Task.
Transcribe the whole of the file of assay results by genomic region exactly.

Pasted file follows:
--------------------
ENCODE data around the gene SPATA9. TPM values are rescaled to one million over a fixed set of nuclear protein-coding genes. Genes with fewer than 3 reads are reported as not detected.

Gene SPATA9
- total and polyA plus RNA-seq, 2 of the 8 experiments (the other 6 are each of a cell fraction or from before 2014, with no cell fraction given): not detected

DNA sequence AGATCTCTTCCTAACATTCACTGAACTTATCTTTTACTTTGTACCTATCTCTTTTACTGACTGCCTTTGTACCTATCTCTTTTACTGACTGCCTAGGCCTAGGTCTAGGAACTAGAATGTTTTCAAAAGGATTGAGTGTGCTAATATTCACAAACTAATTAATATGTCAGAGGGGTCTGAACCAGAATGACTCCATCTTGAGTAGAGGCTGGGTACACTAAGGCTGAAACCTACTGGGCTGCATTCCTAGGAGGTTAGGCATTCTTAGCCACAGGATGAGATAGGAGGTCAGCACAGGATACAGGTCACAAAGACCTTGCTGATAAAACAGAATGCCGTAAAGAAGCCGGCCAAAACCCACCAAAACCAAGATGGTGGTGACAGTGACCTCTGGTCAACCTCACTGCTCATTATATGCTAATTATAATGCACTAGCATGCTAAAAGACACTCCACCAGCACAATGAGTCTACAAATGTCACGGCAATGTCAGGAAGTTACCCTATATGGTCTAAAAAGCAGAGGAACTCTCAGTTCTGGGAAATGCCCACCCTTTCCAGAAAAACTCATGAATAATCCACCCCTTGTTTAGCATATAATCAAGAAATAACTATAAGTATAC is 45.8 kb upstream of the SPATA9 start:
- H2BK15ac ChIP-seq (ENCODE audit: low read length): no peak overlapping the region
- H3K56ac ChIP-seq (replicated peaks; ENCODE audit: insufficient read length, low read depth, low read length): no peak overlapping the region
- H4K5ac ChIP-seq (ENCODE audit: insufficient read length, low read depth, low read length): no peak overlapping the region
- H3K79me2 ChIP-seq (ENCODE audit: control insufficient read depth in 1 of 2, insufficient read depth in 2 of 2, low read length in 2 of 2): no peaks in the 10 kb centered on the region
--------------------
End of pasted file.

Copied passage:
ENCODE data around the gene SPATA9. TPM values are rescaled to one million over a fixed set of nuclear protein-coding genes. Genes with fewer than 3 reads are reported as not detected.

Gene SPATA9
- total and polyA plus RNA-seq, 2 of the 8 experiments (the other 6 are each of a cell fraction or from before 2014, with no cell fraction given): not detected

DNA sequence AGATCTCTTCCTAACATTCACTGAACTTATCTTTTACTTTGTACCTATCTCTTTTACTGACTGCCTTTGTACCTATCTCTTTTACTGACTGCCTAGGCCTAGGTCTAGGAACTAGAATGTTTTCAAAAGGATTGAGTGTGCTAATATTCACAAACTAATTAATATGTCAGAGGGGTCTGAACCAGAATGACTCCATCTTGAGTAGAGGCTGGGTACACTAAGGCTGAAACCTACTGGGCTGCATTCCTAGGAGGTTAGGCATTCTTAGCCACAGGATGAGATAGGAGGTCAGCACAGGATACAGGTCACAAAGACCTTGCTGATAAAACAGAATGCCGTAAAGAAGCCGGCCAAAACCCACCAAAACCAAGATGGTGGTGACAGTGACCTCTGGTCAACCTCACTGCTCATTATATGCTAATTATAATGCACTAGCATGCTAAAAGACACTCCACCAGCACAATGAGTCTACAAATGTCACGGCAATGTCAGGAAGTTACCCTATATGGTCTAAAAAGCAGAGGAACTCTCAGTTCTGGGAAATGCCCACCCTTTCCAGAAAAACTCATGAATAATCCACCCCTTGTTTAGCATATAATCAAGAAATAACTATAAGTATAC is 45.8 kb upstream of the SPATA9 start:
- H2BK15ac ChIP-seq (ENCODE audit: low read length): no peak overlapping the region
- H3K56ac ChIP-seq (replicated peaks; ENCODE audit: insufficient read length, low read depth, low read length): no peak overlapping the region
- H4K5ac ChIP-seq (ENCODE audit: insufficient read length, low read depth, low read length): no peak overlapping the region
- H3K79me2 ChIP-seq (ENCODE audit: control insufficient read depth in 1 of 2, insufficient read depth in 2 of 2, low read length in 2 of 2): no peaks in the 10 kb centered on the region